Regulators Nix CLT-Ufa, Kirch Plan for Premiere


Berlin -- Germany's cartel office, the
Bundeskartelamt, blocked plans by media companies CLT-Ufa and Kirch to increase their
stakes in the pay TV programming operation Premier to 50 percent each.

Both companies control about 90 percent of the German
broadcast TV market. Regulators feared joint control of Premiere would give them undue
power, especially in areas like program acquisition.

The cartel office's decision was not entirely
unexpected; it made the same argument to European Commission regulators earlier this year
when it recommended that the EC block the merger of Premiere and DF1, Kirch's German
DTH platform.

Kirch currently owns 25 percent of Premiere and
Luxembourg-based CLT-Ufa owns 37.5 percent. French pay TV company Canal Plus agreed to
sell its 37.5 percent holding in Premiere to Kirch under the condition that Kirch would
sell part of it to another investor -- CLT-Ufa.

Premiere claims about 1.65 million subscribers, of which
about 250,000 receive its digital service. DF1 now has about 200,000 subscribers.

CLT-Ufa said it may appeal the antitrust office's
decision. "We are already in management control," a CLT-Ufa spokesman said.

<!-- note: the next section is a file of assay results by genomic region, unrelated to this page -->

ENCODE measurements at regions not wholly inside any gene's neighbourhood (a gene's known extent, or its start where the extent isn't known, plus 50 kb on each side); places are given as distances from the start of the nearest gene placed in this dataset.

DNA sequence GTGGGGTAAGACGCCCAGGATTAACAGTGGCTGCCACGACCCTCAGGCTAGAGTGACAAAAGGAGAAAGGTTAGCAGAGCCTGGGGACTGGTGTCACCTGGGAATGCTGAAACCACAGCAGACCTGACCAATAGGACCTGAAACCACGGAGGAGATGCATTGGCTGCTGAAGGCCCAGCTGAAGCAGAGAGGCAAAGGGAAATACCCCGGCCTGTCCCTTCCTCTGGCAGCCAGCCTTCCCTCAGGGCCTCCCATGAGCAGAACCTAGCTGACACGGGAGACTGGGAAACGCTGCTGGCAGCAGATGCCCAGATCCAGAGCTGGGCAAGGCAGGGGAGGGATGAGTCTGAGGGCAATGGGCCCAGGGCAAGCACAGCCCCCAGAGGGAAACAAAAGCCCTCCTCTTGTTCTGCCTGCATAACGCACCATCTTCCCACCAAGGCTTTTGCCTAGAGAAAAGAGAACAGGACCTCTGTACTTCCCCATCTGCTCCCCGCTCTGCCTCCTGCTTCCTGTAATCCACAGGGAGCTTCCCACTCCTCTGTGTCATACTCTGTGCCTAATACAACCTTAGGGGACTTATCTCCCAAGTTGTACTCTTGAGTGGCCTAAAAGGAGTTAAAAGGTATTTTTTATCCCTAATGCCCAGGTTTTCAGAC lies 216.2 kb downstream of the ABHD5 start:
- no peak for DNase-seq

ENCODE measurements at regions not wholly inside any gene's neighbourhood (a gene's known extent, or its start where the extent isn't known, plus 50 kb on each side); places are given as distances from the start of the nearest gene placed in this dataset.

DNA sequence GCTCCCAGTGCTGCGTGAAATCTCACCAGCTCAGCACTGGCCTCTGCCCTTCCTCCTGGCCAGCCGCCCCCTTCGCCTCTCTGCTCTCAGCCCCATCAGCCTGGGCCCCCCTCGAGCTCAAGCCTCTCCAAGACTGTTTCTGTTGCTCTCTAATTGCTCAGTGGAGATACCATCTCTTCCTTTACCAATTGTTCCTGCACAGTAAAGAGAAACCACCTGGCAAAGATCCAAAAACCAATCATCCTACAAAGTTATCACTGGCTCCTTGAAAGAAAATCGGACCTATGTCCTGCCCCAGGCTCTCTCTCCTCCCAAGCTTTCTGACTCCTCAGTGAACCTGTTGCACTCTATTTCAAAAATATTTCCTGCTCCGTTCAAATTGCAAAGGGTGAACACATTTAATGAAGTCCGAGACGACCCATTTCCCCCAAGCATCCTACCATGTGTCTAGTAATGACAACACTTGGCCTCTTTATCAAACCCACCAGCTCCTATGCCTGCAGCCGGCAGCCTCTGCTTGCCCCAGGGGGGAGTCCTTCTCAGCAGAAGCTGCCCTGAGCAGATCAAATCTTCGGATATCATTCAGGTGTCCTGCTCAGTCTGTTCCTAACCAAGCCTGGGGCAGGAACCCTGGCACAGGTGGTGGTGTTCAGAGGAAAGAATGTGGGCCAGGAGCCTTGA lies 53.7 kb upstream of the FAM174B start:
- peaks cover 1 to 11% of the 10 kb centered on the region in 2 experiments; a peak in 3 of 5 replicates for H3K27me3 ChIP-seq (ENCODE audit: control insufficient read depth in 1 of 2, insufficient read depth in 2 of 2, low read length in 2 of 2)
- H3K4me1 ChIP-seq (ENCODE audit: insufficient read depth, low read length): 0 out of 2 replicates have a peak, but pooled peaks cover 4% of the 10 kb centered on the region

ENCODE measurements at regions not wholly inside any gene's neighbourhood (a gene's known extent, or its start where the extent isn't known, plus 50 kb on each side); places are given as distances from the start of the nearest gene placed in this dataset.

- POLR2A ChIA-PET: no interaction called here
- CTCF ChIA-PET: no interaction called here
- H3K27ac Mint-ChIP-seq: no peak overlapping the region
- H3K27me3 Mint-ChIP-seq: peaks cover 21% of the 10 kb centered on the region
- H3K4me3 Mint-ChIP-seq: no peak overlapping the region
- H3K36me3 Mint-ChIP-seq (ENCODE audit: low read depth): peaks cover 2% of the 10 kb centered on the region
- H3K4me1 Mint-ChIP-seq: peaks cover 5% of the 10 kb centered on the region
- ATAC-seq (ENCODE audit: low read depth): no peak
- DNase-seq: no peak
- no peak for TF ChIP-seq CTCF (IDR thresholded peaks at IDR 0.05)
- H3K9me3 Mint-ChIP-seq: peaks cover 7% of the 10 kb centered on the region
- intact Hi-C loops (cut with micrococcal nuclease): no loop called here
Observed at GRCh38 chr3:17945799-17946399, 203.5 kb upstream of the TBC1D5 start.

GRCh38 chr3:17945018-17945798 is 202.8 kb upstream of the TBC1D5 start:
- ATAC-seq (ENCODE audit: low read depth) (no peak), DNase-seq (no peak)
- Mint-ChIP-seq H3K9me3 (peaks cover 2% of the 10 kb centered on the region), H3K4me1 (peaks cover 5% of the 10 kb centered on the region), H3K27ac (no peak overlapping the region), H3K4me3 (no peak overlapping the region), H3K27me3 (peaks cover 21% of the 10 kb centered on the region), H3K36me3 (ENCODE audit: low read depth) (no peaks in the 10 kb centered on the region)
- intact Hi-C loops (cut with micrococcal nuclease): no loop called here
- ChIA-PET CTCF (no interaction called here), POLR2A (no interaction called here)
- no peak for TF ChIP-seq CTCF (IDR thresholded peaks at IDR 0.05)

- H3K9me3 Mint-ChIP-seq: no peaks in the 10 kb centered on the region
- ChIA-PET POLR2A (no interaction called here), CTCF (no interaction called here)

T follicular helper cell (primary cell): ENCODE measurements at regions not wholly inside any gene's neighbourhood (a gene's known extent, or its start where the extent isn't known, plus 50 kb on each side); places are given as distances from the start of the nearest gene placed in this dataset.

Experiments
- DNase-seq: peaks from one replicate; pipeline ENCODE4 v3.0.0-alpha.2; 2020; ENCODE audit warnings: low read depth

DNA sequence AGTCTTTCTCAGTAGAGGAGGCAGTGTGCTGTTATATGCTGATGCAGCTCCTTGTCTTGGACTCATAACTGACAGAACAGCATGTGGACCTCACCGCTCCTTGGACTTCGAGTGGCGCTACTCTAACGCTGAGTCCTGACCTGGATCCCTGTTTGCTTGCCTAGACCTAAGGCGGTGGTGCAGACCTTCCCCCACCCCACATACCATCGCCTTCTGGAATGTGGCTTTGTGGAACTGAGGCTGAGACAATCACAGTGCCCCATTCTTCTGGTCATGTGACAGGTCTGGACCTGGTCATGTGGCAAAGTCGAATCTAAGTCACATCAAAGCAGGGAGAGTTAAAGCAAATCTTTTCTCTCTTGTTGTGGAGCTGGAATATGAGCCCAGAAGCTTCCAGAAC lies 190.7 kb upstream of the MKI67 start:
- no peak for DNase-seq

"The 50 percent shareholding situation would have changed nothing."

With the antitrust decision, the future of digital pay TV
in Germany is more unclear, even to those deeply involved. "We don't know what
will happen," a CLT-Ufa executive said.

Prior to the decision, Thomas Middelhoff, designated
chairman of Bertelsmann AG -- which is a 50 percent shareholder in CLT-Ufa and manages its
German activities -- had said backing out of Premiere entirely would have been an option.

Analysts considered his statements a strategic move to put
pressure on the cartel office, but the confusing situation in Germany's digital pay
TV industry may leave the possibility open. What's more, new equity partners in
Premiere may provide some clarity.

Local media recently reported that German publisher WAZ and
French media group Hachette could buy into Premiere. Axel Springer AG, another German
publisher 40 percent owned by Kirch, is also thought to be interested in Premiere.

Torsten Kreindl, head of Deutsche Telekom AG's cable
unit -- which launched its own digital services this month -- said he does not expect the
unclear scenario at Premiere to affect his business.

"It does not matter how close our clients Premiere and
DF1 work together," he said.